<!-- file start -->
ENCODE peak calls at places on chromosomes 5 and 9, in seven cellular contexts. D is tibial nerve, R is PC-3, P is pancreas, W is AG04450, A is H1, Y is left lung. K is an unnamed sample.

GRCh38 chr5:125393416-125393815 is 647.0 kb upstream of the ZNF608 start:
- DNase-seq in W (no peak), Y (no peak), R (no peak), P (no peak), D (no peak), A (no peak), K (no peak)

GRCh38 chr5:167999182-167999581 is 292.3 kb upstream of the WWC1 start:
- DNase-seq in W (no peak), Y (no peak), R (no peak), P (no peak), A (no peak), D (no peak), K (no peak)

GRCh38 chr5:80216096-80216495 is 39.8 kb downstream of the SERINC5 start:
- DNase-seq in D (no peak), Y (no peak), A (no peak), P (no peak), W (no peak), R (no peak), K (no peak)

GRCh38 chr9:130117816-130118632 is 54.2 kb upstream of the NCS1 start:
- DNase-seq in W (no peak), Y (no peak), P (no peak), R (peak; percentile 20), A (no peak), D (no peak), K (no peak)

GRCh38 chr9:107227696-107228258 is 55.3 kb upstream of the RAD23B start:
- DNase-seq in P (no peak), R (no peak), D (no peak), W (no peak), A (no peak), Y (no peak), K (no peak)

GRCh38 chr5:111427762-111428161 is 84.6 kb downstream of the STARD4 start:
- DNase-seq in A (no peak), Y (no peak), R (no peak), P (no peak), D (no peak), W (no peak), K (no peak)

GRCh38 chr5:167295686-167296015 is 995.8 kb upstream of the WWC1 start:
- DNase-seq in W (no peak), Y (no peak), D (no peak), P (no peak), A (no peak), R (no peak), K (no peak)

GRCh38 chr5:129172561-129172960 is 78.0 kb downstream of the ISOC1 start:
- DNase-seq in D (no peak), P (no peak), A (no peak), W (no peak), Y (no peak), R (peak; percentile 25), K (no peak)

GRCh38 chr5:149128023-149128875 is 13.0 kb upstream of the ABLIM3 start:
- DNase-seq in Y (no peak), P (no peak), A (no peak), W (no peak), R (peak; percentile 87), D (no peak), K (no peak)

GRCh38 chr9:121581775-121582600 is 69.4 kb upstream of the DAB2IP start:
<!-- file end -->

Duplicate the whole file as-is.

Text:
ENCODE peak calls at places on chromosomes 5 and 9, in seven cellular contexts. D is tibial nerve, R is PC-3, P is pancreas, W is AG04450, A is H1, Y is left lung. K is an unnamed sample.

GRCh38 chr5:125393416-125393815 is 647.0 kb upstream of the ZNF608 start:
- DNase-seq in W (no peak), Y (no peak), R (no peak), P (no peak), D (no peak), A (no peak), K (no peak)

GRCh38 chr5:167999182-167999581 is 292.3 kb upstream of the WWC1 start:
- DNase-seq in W (no peak), Y (no peak), R (no peak), P (no peak), A (no peak), D (no peak), K (no peak)

GRCh38 chr5:80216096-80216495 is 39.8 kb downstream of the SERINC5 start:
- DNase-seq in D (no peak), Y (no peak), A (no peak), P (no peak), W (no peak), R (no peak), K (no peak)

GRCh38 chr9:130117816-130118632 is 54.2 kb upstream of the NCS1 start:
- DNase-seq in W (no peak), Y (no peak), P (no peak), R (peak; percentile 20), A (no peak), D (no peak), K (no peak)

GRCh38 chr9:107227696-107228258 is 55.3 kb upstream of the RAD23B start:
- DNase-seq in P (no peak), R (no peak), D (no peak), W (no peak), A (no peak), Y (no peak), K (no peak)

GRCh38 chr5:111427762-111428161 is 84.6 kb downstream of the STARD4 start:
- DNase-seq in A (no peak), Y (no peak), R (no peak), P (no peak), D (no peak), W (no peak), K (no peak)

GRCh38 chr5:167295686-167296015 is 995.8 kb upstream of the WWC1 start:
- DNase-seq in W (no peak), Y (no peak), D (no peak), P (no peak), A (no peak), R (no peak), K (no peak)

GRCh38 chr5:129172561-129172960 is 78.0 kb downstream of the ISOC1 start:
- DNase-seq in D (no peak), P (no peak), A (no peak), W (no peak), Y (no peak), R (peak; percentile 25), K (no peak)

GRCh38 chr5:149128023-149128875 is 13.0 kb upstream of the ABLIM3 start:
- DNase-seq in Y (no peak), P (no peak), A (no peak), W (no peak), R (peak; percentile 87), D (no peak), K (no peak)

GRCh38 chr9:121581775-121582600 is 69.4 kb upstream of the DAB2IP start: